The person who speaks English and has relatively normal intellectual capabilities is at far greater risk; they’ve got no “excuse” for invoking their right to remain silent.

  3. Jack S

    I wonder if this decision is going to lead to more “roadside chats” with the police? Why take someone into custody where they are clearly protected by the 5th Amendment when you can keep them by the side of the road, off camera, and out of handcuffs where the protections of the 5th are a little more ambiguous and less known to the suspect? I mean – everyone knows they are free to go, right? Nothing bad has ever happened when you walked away from the police.

  4. SHG

    I would certainly think so. The new rule of thumb is pretend they’re not in custody (even though they, of course, are, or at least are clearly afraid to try to leave) and question all day long, no Miranda needed.  Any cop who doesn’t avail himself of this opportunity is a blithering idiot.

  5. Chuck Weisselberg

    Two thoughts about Salinas, putting aside Orin Kerr’s argument that there is no Fifth Amendment right at stake in non-custodial questioning:

    1. This gives officers an significant additional incentive to structure an interview or interrogation as non-custodial, where it is possible for officers to do so. In addition to relieving officers of the obligation to give Miranda warnings, they can comment on a suspect’s actual silence and maybe, if you accept Orin’s point, on an express invocation.

    2. If an individual does have a Fifth Amendment privilege in non-custodial questioning, one might read Justice Alito’s opinion as requiring a more precise invocation than in custodial questioning. If a person is given Miranda warnings and is questioned in custody, the statement “I will not answer your questions” is an express invocation of Miranda’s right to remain silent. But in non-custodial questioning, would it be an assertion of the Fifth Amendment privilege? You could read Justice Alito’s opinion to require the person to say that the reason they are not answering questions is because they are asserting the Fifth Amendment privilege, and that they are not refusing to answer for some other reason.

  6. SHG

    On your first point, definitely. It’s a free ride and they would be foolish not to take it.

    On your second point, I don’t know whether Alito, et al., are prepared to try to take non-custodial interrogation out of the fifth going forward, but I’m a big fan of no defendant getting screwed, so it’s better to prepare for the worst, whether it’s doctrinally sound or not.  The same goes for the extent of formality of the invocation; it seems far wiser to promote clear invocation than to risk being to close to the edge.

    This is turning into a really hairy area of law, and my hope is to keep as many people as possible from falling into the abyss.

  7. C. N. Nevets

    Okay, so taking a break from my usual snark… serious question time. As a law-abiding lower middle income citizen, I’ve often wondered about this. I don’t have a lawyer.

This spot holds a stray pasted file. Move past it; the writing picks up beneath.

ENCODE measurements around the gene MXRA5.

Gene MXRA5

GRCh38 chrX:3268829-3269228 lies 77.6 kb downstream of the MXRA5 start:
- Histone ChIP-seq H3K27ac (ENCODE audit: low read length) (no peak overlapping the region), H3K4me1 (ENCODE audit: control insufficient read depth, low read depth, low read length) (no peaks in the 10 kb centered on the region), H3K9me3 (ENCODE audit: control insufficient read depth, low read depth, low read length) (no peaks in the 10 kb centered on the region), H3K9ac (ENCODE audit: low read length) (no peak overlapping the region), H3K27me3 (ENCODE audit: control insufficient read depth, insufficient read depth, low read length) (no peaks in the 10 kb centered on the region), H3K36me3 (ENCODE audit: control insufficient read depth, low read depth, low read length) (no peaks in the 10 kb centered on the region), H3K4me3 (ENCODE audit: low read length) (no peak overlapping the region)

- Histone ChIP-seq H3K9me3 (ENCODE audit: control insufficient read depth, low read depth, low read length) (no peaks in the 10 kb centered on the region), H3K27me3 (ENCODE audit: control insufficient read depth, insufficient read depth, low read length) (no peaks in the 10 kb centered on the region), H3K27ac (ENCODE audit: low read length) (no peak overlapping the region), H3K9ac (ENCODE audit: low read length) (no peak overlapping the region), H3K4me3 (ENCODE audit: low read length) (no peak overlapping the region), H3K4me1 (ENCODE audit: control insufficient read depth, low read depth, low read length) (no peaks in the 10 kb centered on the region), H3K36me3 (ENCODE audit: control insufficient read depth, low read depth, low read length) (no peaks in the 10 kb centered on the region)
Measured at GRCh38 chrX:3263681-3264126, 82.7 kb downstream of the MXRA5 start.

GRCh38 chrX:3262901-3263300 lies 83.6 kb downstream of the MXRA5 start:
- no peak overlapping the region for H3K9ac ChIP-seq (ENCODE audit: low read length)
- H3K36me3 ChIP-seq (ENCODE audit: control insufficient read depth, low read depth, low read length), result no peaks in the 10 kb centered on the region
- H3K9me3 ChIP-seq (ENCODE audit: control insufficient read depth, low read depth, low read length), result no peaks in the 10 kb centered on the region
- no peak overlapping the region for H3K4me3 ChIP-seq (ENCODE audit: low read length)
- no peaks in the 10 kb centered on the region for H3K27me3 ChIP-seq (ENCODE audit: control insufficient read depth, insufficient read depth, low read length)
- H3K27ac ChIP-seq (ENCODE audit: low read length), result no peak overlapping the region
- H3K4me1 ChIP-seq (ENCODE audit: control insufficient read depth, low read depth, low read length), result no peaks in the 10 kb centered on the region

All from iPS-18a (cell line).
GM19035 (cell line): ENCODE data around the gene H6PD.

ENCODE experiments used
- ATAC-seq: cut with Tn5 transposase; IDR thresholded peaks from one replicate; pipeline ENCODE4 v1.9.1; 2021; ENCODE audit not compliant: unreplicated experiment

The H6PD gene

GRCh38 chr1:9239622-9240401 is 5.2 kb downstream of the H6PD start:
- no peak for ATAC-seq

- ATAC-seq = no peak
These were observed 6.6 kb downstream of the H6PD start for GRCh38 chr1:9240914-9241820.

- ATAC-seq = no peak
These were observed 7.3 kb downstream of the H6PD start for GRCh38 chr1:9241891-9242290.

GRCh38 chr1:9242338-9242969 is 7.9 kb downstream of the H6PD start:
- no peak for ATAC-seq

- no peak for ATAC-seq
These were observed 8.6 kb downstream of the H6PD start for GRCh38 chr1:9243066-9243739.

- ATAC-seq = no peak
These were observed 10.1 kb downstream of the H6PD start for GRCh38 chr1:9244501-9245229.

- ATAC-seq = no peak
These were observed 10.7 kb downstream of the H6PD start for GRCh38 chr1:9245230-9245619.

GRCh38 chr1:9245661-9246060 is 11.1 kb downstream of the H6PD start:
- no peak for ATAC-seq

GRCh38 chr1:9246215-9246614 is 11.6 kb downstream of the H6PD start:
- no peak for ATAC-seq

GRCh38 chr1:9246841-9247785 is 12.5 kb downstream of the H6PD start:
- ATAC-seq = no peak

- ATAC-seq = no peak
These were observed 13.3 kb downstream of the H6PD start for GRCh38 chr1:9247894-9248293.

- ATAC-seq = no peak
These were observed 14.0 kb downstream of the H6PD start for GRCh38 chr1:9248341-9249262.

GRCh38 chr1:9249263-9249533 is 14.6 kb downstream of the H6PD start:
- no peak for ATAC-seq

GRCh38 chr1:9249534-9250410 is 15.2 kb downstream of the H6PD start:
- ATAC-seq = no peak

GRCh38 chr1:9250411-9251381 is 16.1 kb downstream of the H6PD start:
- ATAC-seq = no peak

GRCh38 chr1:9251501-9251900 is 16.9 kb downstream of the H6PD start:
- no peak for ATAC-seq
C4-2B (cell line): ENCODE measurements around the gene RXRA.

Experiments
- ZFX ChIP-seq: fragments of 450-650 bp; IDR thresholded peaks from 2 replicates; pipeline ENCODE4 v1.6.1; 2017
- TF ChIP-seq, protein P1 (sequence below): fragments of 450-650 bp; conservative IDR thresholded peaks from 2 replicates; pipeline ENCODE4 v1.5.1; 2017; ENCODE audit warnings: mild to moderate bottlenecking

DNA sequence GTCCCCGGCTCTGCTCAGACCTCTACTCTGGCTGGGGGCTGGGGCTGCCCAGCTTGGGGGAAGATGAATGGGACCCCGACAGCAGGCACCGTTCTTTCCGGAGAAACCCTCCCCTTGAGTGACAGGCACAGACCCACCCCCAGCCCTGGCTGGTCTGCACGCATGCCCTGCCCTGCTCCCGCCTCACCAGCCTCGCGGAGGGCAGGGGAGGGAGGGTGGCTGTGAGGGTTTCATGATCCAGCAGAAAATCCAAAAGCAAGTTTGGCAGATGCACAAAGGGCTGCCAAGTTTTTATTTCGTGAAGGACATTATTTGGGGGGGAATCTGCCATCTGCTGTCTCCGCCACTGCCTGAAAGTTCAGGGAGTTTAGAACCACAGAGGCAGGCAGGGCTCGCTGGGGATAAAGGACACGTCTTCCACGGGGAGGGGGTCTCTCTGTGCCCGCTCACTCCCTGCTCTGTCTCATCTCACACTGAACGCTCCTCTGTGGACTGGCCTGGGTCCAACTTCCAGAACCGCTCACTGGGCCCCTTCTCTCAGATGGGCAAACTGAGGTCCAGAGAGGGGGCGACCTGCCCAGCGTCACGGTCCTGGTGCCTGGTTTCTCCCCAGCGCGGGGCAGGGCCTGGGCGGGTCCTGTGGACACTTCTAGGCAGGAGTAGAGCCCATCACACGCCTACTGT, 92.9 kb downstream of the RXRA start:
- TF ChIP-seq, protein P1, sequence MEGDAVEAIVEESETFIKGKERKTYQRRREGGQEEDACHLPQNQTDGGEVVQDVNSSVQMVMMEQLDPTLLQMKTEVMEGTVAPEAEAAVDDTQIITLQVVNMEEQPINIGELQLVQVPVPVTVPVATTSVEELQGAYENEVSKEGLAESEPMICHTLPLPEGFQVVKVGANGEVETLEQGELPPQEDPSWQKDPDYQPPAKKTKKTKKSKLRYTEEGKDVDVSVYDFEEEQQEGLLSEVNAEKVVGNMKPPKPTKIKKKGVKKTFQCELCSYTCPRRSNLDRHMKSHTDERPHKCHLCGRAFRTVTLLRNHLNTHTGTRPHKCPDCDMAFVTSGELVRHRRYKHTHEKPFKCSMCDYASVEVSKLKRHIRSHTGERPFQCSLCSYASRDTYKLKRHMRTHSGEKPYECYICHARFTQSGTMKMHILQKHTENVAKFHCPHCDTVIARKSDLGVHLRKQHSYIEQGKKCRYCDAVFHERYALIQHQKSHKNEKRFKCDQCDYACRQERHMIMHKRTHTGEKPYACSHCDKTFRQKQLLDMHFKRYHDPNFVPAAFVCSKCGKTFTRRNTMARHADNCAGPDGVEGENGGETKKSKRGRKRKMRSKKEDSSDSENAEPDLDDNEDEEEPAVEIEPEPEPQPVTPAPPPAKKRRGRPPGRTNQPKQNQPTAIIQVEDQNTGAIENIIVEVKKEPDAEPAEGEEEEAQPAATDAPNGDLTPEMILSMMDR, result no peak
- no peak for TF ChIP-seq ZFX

If I were to say, “Officer, my lawyer has advised me that I am never to answer questions by the police, and since I am not a lawyer, I am constrained to follow my lawyer’s advice and refuse to answer questions,” when I don’t have a lawyer, in your view, would I be vulnerable to charges of making a false statement, or anything along those lines?

  8. SHG

    Nah. For a brief, fleeting moment, you had a lawyer. A very expensive one. And that’s what he told you. And now he’s gone, into the ether. That’s how lawyers are sometimes.

  9. ExCop-LawStudent

    Can I concur in part and dissent in part?

    I don’t think that the judgment is as significant as is being claimed, for a number of reasons. First, it is a plurality decision and not automatically precedent, any more than O’Connor’s “stream of commerce” is precedent. States can address this how they desire.

    Second, as you noted above, if you have to positively invoke your right to remain silent while in custody, why wouldn’t you when not in custody?

    I agree that you shouldn’t answer questions and like your suggested response.

  10. SHG

    Can you? Sure.

    While it’s a plurality opinion, there are five votes that silence does not invoke the 5th Amendment privilege and preclude silence from being used at trial to drawn an adverse inference. While Thomas and Scalia go further, it’s precedent on that point. So no, it’s not left to the states to decide. And even if it was, they would still adhere to the ruling to the extent they chose not to assert a greater protection under state constitutions.

    As for why, because they have not be Mirandized, which was intended to instruct suspects in custody to invoke their 5th and 6th Amendment rights. If not, then why not Mirandize everyone, custodial or not, before questioning? It’s a half-a-loaf concept with the distinction being the amorphous (and nonsensical) custody between the two.

  11. ExCop-LawStudent

    OK, I see what you’re getting at. I was focusing more on what Thomas was saying about Griffin, and missed the import of the one sentence at the start of the concurrence.

  12. Onlooker

    I see now. It’s not really an unalienable right after all. It’s only a right to those who know the rules of the game and have the composure to assert it verbally (just right now, don’t get it wrong).

    Got it. Thanks Alito and gang, you’ve done us proud again.

  13. Pingback: Second Circuit Protects Prearrest Invocation of Rights | Simple Justice